TCM has chosen Marlene Dietrich, one of the world’s first international film stars as their final Summer Under The Stars honoree on Wednesday, August 31. Her film career began in Silent Movies in her homeland of Germany, but it was her first Talkie in 1930’s Der blaue Engel (The Blue Angel), directed in Germany by Austrian-American filmmaker, Josef Von Sternberg, that propelled her to stardom in the US and abroad.
Born in Schoneberg, Berlin on December 27, 1901, as a young girl, Dietrich attended school in Berlin and nearby Dessau. As for her start in film, there’s some debate. While it is known she appears as Kathrin in George Jacoby‘s 1923 Silent Film, The Little Napoleon, some sources cite 1919’s Im Schaltten des Glucks (In the Shadow of Happiness), directed by Jacob Fleck, as her first screen appearance, although the latter has never been confirmed. Nonetheless, throughout the 1920’s Dietrich began honing her craft appearing in more than a dozen Silent Films.
Her big break came in 1930, when she was cast in the aforementioned The Blue Angel as Lola-Lola, a cabaret singer. The film not only introduced Dietrich to an international audience, thanks to director Von Sternberg simultaneously shooting both German and English-language versions, but also served to provide the star with what would become her signature song, Falling In Love Again (Can’t Help It).
Seeing her as an opportunity to counter MGM’s Swedish-born Greta Garbo, Paramount signed Dietrich, relocated her and director Von Sternberg to Hollywood, thus beginning her American film career. Once again cast as a nightclub singer of questionable morals, Dietrich starred in 1930’s Morocco alongside Gary Cooper and Adolphe Menjou. For her work as Mademoiselle Amy Jolly, Dietrich received what would be her only Oscar nomination. Unfortunately, she lost out toMin and Bill star, Marie Dressler. The film received three other nominations, including a Best Director nod for Von Sternberg. Norman Taurog won for his film, Skippy.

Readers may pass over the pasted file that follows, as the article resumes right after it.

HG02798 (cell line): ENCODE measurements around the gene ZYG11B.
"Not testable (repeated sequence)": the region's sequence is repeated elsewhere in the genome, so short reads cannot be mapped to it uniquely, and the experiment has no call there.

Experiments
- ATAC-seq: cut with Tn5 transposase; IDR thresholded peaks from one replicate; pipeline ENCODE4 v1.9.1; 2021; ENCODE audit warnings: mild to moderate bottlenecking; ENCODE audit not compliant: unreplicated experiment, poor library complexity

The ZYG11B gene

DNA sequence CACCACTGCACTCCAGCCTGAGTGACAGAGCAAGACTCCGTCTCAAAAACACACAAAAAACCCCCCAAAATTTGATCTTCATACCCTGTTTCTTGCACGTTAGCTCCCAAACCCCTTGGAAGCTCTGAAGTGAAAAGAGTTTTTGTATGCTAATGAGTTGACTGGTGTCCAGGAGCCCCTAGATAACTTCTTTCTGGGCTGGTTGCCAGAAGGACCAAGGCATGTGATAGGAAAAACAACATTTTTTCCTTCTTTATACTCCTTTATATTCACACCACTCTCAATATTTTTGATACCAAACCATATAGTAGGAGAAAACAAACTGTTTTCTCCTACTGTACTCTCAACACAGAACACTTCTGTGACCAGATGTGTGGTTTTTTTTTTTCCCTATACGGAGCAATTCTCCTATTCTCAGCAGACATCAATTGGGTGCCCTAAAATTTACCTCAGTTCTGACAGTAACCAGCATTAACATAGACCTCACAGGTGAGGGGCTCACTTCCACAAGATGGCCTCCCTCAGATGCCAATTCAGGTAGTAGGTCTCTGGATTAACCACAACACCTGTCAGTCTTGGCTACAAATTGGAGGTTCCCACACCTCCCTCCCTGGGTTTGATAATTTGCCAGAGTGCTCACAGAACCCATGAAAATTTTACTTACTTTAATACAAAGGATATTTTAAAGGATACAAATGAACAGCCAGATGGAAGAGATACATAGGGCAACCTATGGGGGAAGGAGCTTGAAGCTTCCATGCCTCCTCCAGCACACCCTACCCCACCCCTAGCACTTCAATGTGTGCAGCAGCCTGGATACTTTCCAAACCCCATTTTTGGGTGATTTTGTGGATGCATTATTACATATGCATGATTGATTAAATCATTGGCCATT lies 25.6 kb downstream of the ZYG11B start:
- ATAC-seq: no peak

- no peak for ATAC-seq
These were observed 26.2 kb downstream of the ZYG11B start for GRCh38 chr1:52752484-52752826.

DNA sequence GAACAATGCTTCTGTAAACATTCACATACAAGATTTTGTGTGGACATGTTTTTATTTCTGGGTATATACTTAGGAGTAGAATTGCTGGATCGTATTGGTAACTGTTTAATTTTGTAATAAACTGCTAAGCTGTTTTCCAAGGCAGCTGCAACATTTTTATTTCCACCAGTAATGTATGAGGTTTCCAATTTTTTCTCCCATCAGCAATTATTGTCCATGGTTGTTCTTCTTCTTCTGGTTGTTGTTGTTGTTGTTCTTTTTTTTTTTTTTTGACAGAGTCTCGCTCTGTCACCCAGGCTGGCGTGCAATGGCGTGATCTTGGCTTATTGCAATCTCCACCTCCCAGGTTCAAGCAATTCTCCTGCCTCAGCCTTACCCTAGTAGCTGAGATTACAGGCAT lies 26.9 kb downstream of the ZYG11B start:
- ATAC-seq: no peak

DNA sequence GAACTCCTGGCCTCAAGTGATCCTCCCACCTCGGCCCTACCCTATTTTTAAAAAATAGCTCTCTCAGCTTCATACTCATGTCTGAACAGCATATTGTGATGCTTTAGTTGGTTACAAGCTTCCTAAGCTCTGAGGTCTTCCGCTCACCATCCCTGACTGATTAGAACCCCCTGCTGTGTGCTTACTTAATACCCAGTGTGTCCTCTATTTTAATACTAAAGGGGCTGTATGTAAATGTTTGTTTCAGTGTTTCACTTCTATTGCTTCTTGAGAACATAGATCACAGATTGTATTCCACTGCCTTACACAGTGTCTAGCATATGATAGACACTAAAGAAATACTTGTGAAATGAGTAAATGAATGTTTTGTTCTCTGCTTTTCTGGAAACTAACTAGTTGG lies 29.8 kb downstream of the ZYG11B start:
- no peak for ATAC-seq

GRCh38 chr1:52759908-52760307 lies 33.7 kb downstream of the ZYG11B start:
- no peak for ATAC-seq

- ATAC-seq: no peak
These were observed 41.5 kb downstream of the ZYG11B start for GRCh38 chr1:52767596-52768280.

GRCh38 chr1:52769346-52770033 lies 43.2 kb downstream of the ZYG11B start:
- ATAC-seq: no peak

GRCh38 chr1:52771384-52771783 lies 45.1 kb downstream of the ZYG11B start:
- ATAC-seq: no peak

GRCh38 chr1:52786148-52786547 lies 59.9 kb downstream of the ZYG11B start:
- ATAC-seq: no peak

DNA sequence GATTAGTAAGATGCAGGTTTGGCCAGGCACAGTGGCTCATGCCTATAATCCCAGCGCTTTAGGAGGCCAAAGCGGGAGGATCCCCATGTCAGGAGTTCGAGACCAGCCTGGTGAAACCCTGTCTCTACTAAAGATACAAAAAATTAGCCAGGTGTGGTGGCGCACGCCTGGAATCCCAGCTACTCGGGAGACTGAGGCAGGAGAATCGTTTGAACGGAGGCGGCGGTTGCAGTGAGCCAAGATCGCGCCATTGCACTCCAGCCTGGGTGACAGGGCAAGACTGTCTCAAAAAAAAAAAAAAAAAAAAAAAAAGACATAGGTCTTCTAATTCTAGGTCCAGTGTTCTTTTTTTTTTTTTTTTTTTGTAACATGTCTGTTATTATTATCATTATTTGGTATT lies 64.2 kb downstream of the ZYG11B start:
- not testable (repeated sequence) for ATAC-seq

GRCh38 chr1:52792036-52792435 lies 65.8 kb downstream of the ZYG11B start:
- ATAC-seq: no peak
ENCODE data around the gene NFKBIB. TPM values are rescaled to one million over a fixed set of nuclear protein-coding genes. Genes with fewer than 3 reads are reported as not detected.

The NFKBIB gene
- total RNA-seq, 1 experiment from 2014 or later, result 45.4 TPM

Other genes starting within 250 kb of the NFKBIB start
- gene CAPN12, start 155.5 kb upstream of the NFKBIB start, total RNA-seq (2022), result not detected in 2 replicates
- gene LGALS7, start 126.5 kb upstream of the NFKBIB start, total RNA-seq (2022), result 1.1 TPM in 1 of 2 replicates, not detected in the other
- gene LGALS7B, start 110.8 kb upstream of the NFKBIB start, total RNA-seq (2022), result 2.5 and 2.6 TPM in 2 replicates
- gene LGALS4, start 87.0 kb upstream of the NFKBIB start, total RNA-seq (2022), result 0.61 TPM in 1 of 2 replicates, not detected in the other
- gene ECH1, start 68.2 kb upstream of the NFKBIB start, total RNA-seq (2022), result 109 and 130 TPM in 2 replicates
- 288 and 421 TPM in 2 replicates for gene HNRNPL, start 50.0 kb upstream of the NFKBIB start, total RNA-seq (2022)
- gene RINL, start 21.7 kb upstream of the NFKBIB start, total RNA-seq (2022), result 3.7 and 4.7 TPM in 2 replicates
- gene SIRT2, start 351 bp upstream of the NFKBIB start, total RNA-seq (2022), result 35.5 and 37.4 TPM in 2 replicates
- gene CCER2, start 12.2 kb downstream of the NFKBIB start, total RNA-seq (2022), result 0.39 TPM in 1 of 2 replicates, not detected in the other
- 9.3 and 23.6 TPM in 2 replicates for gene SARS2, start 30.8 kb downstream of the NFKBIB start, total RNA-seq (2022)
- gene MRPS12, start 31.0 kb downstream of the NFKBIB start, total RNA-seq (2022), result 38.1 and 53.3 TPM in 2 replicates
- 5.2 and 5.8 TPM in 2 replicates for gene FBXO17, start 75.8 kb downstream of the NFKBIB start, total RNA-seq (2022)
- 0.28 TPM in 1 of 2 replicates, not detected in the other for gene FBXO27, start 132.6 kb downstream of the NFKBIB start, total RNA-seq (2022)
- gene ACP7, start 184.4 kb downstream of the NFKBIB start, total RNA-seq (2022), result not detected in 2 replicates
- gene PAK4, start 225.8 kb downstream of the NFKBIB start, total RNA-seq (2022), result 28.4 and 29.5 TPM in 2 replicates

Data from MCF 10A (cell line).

Dietrich and Von Sternberg would again collaborate on five of her seven film during the next five years, including: Dishonored; Shanghai Express, co-starring Clive Brook and Anna May Wong; Blonde Venus, co-starring Cary Grant; The Scarlet Empress, co-starring Sam Jaffe and The Devil is a Woman, with Lionel Atwill and Cesar Romero. TCM will air Shanghai Express, The Scarlet Empress and The Devil is a Woman as part of their day-long tribute on August 31.
Throughout the 30s and 40s, Dietrich would work with some of the best directors in Hollywood, including: William Dieterle (Kismet); Raoul Walsh (Manpower); Billy Wilder (A Foreign Affair) and even herself. That’s right, Dietrich directed herself and co-stars Orson Welles, George Raft and Vera Zorina in 1944’s Follow the Boys.
Speaking of big-name co-stars, Dietrich worked with Gary Cooper again in 1936’s Desire; Charles Boyer inThe Garden of Allah, also from 1936; James Stewart in 1939’s Destry Rides Again and Fred MacMurray in 1942’s The Lady Is Waiting. Interestingly, Dietrich‘s most frequent co-star was The Duke, himself, John Wayne. The duo were teamed three times: first in 1940’s Seven Sinners, then twice more in 1942 for The Spoilers and Pittsburgh.
She would also further disassociate herself from her homeland by joining her fellow Hollywood contemporaries in the war effort, appearing not only on multiple War Bond promotional tours, but actually traveling to war zones. She was just as likely to be seen singing onstage at a USO show, as she was visiting the front lines. Her German language music recordings were even used by the OSS (precursor to the CIA) as counterpropaganda.
For her contibutions to the war effort, Dietrich was awarded the Presidential Medal of Freedom. Other countries, including France and Israel followed suit with similar honors.
The 1950’s saw a slight shift in Dietrich‘s roles. Now in her early fifties, Dietrich was often cast as a woman slightly past her prime. Onc such film was Alfred Hitchcock‘s Stage Fright, in which she plays aging thespian, Charlotte Inwood, who brings her young lover (Richard Todd) and ingenue Eve Gill (Jane Wyman) into a murderous plot against her husband. If you’ve read my recent TCM columns, you know that I like to include information about Hitch‘s cameos. While watching Stage Fright, look for the director to appear on-screen about forty minutes in where he can be seen during a street scene in which Eve (Wyman) is rehearsing a speech.